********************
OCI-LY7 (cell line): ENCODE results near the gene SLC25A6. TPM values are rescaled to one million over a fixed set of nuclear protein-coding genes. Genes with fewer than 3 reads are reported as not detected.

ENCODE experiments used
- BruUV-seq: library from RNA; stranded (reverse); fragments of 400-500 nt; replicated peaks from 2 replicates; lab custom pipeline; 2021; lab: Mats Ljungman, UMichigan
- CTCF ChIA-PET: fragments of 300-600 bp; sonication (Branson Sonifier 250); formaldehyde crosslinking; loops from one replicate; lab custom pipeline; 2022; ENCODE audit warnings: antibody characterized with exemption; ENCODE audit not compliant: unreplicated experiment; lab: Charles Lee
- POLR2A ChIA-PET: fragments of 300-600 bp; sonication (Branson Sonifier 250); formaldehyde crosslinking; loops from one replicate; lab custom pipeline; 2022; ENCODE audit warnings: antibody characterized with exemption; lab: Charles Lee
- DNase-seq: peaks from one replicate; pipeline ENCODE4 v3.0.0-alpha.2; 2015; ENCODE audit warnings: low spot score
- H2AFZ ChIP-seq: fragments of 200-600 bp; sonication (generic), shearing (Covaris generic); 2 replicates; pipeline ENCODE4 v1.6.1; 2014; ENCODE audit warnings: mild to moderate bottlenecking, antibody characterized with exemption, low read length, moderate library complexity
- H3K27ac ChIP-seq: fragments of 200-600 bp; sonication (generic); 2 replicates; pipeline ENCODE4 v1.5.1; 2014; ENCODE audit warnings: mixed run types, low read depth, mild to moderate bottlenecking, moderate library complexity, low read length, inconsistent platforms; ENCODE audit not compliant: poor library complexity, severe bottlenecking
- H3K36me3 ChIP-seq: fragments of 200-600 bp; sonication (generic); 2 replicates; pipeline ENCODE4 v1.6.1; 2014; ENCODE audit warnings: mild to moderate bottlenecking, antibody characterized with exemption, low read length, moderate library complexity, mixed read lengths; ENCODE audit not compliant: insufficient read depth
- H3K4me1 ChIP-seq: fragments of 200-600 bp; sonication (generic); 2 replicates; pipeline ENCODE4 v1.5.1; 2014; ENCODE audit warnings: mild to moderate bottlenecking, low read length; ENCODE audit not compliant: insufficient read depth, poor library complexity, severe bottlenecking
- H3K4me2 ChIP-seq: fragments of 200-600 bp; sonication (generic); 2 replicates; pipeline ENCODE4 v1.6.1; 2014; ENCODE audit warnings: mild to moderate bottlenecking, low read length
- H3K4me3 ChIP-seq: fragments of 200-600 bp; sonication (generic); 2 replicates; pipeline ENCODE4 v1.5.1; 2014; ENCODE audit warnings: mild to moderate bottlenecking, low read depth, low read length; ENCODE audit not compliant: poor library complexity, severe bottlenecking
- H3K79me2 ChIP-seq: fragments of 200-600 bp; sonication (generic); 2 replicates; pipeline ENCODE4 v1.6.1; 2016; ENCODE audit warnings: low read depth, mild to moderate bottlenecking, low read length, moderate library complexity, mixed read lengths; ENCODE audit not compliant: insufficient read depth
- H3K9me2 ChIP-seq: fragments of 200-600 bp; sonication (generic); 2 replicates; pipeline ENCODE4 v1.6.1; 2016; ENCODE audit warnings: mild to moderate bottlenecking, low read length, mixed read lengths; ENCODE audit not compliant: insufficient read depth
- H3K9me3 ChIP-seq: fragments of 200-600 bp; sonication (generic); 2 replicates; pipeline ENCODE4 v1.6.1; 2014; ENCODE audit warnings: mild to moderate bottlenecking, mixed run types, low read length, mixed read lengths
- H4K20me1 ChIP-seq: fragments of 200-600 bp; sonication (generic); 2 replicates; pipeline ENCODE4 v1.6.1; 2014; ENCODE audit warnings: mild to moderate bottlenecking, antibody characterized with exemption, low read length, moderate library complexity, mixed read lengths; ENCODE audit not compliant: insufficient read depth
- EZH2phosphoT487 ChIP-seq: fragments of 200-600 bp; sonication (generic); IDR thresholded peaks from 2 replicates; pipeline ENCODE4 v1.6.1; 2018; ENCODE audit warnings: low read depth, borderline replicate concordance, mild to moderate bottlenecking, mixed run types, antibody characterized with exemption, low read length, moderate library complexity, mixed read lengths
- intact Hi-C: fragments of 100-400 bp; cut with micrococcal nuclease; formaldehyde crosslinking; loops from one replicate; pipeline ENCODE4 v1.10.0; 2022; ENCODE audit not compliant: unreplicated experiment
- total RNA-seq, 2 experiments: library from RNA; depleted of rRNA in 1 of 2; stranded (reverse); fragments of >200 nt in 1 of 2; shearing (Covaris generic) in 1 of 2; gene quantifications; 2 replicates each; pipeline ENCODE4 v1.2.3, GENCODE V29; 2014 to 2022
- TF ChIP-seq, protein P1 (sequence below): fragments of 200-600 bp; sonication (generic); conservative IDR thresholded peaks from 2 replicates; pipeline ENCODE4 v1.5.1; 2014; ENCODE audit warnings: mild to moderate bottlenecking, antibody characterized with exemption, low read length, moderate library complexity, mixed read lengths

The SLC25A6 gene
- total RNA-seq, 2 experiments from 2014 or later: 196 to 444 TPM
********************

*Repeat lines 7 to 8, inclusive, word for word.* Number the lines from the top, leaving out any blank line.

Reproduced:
- H2AFZ ChIP-seq: fragments of 200-600 bp; sonication (generic), shearing (Covaris generic); 2 replicates; pipeline ENCODE4 v1.6.1; 2014; ENCODE audit warnings: mild to moderate bottlenecking, antibody characterized with exemption, low read length, moderate library complexity
- H3K27ac ChIP-seq: fragments of 200-600 bp; sonication (generic); 2 replicates; pipeline ENCODE4 v1.5.1; 2014; ENCODE audit warnings: mixed run types, low read depth, mild to moderate bottlenecking, moderate library complexity, low read length, inconsistent platforms; ENCODE audit not compliant: poor library complexity, severe bottlenecking